Childhood Diabetes: Reducing the Risks
What is diabetes?
Simply put, diabetes is a lifelong condition causing high blood sugar levels. There are two types of diabetes that can affect children, type one and type two.
Type 1: Often referred to as insulin-dependent diabetes, children who suffer from this form of diabetes rely on insulin injections to control the condition. The body’s immune system attacks and destroys insulin producing cells, putting the body’s organs at significant risk of harm.
Type 2: This form of diabetes means that the body does not produce enough insulin or in some cases, the body’s cells do not react as they should to insulin. This is the most common type of diabetes and is a progressive condition. Obesity is a key factor in the onset of diabetes so with childhood obesity on the rise, the condition is now becoming more prevalent in children.
Children are more commonly diagnosed with type one diabetes although type two diabetes is on the increase in children due to less active lifestyles and as mentioned previously, obesity. This guide looks at type two diabetes and how to help prevent the condition in children.
Parents and carers may be able to help prevent type two diabetes in children by promoting healthy diet and exercise. Small changes to lifestyle choices can have a huge impact, even small weight loss achievements can help to prevent the onset of diabetes in children and teenagers. Any adult who has had to lose weight will know how challenging it can be to find the dedication and drive to succeed. It is no different for children and in fact, for many who are struggling with obesity, they may also have other challenges that are making their weight loss or lifestyle choices even harder.
Some children may be facing bullying or teasing at school, this may make seeking comfort in food even more of an issue. If parents or other carer’s at home are not setting a healthy example when it comes to meal choices and exercise, the child will be learning by example and this again can make weight loss or lifestyle change even more challenging.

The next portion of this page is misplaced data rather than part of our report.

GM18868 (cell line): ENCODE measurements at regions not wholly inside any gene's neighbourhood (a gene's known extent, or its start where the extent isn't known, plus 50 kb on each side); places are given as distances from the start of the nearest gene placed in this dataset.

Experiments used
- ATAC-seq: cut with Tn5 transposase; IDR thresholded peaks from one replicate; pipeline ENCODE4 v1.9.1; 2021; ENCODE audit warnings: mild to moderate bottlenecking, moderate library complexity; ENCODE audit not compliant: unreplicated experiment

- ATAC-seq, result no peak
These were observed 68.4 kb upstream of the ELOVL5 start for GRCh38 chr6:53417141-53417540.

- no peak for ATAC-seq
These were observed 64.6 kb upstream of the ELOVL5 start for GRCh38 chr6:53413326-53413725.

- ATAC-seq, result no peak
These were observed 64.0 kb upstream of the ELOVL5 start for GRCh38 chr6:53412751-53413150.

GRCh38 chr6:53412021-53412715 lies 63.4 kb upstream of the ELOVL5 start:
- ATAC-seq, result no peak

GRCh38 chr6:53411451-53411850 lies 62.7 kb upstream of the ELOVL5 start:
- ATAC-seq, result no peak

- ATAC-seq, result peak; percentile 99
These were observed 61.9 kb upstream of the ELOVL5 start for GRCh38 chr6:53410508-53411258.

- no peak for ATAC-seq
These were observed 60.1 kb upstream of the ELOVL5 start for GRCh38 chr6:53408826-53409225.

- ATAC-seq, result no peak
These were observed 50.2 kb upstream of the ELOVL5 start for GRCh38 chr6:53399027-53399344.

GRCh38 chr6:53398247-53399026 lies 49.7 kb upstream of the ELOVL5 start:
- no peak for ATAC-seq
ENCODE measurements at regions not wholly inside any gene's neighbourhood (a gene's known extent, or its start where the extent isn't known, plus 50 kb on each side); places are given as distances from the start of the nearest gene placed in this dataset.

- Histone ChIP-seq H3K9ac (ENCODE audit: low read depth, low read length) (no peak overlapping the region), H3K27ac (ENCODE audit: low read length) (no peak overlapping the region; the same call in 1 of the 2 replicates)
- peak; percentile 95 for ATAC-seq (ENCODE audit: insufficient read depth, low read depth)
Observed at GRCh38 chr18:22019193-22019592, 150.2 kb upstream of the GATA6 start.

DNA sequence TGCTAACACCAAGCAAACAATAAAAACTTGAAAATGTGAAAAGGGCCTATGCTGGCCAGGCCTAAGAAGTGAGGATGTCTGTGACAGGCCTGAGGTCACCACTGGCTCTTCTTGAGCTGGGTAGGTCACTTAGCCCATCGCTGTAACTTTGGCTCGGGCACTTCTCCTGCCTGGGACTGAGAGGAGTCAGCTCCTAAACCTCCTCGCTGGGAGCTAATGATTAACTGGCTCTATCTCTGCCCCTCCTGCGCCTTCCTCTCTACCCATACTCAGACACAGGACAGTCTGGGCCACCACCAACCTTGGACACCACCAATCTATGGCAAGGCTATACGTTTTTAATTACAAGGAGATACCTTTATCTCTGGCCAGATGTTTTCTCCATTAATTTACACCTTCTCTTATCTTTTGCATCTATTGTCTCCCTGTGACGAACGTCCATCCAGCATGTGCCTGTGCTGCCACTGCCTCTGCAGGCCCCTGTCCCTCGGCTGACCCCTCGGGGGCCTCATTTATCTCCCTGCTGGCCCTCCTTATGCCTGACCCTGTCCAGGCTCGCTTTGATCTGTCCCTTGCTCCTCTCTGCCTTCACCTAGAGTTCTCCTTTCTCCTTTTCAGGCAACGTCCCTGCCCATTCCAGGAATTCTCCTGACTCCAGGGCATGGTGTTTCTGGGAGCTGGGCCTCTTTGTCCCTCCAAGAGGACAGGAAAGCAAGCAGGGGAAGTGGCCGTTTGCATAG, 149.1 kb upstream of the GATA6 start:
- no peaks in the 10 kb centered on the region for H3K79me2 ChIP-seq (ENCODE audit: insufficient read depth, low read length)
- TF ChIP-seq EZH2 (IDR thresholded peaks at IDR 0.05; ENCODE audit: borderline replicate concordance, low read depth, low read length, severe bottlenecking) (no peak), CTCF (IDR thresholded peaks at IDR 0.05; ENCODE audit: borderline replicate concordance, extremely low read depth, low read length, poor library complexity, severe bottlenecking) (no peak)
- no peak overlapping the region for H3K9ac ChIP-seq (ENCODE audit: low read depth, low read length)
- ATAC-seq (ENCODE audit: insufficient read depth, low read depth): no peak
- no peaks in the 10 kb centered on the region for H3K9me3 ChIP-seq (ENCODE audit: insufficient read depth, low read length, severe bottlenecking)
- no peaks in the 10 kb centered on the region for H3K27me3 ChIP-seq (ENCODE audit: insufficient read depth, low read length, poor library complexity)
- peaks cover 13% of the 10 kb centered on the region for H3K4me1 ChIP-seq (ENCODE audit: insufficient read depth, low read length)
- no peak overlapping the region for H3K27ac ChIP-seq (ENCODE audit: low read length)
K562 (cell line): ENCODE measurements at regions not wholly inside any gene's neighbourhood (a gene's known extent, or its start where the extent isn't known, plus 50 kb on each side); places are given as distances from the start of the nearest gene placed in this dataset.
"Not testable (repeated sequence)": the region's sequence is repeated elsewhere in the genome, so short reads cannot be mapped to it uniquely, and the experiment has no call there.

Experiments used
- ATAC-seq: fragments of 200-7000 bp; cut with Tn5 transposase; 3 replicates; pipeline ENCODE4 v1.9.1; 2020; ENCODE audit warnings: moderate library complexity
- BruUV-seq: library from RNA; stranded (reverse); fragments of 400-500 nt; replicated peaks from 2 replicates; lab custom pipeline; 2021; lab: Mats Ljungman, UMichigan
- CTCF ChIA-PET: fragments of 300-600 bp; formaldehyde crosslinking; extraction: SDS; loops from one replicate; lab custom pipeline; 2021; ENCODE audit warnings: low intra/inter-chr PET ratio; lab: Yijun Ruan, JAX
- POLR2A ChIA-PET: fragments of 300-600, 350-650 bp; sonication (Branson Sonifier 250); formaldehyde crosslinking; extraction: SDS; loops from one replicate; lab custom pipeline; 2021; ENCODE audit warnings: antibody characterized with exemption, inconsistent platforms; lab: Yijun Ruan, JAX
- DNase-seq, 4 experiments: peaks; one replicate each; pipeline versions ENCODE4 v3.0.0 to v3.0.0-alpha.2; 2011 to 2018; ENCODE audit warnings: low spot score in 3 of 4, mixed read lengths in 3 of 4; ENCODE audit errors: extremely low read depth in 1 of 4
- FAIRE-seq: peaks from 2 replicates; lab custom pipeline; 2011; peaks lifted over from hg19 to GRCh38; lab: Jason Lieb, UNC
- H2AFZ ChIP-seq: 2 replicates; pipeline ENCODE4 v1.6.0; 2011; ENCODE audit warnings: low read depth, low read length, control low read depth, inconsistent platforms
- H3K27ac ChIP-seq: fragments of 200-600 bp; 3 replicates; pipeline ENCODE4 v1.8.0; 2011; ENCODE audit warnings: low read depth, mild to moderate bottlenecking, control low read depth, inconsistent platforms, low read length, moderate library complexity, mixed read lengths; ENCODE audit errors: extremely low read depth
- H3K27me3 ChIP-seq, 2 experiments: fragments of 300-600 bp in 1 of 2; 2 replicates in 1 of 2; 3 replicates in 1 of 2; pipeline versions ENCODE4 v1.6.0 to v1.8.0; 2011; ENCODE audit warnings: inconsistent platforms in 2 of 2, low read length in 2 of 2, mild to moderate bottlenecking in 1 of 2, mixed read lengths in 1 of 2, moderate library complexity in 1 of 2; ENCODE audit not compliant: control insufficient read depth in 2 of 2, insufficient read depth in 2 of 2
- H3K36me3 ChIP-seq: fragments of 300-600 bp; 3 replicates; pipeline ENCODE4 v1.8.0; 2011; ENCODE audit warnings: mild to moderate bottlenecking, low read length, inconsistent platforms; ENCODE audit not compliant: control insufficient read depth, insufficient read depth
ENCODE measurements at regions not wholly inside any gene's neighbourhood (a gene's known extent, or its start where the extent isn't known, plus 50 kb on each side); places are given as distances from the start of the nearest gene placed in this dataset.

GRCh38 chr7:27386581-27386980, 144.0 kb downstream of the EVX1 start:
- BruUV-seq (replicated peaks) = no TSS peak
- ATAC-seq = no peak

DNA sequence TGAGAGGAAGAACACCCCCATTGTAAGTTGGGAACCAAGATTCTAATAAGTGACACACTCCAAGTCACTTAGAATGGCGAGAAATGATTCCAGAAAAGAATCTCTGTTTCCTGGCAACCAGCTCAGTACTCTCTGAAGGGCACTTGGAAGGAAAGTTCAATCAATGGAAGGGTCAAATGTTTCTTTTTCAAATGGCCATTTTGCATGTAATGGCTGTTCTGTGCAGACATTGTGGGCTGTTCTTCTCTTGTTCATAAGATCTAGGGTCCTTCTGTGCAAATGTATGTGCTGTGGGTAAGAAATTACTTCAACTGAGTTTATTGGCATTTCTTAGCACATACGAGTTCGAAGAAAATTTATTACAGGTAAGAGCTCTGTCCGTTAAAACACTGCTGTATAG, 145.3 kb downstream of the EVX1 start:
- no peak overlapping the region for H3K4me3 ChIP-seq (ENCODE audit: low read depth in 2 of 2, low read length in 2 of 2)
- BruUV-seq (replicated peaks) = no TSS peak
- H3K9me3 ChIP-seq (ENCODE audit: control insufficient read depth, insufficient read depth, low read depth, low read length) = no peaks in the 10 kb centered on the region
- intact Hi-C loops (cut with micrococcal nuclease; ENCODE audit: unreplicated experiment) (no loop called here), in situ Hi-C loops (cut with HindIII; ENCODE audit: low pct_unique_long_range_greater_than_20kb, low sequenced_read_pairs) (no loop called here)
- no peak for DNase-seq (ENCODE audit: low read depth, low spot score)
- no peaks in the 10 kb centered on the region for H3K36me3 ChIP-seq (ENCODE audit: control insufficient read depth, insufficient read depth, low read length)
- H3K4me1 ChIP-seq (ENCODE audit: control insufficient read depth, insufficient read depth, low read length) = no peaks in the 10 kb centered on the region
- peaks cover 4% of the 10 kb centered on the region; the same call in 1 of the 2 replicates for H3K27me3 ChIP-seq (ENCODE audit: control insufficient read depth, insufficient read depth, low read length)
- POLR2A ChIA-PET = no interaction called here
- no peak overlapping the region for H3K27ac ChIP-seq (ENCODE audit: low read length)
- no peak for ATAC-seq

It is crucial to focus on the positives when addressing issues surrounding obesity and healthy choices. Children love praise and encouragement but will shy away from criticism or negative comments. With this in mind, it is easy to see why obesity in children is on the rise. A more targeted approach to healthy eating and exercise needs to be taken if we are to help our children and teenagers through their formative years with healthy diet and exercise choices. By getting the whole family involved, you will be able to set an example for your children by creating a fun, challenging and rewarding experience that should lay the foundations for healthier choices later in life.
Consider some of the following tips that are aimed at promoting healthy food and exercise choices for the whole family.
✔ Drinks – limit high sugar or fizzy drinks, check for sugar content and substitute the usual sugary quenchers with those offering no added sugar or better still, promote water as the main drink throughout the day. High sugar drinks provide huge number of ‘empty calories’ meaning that without even consuming food, children are increasing their calorie intake without the nutritional benefit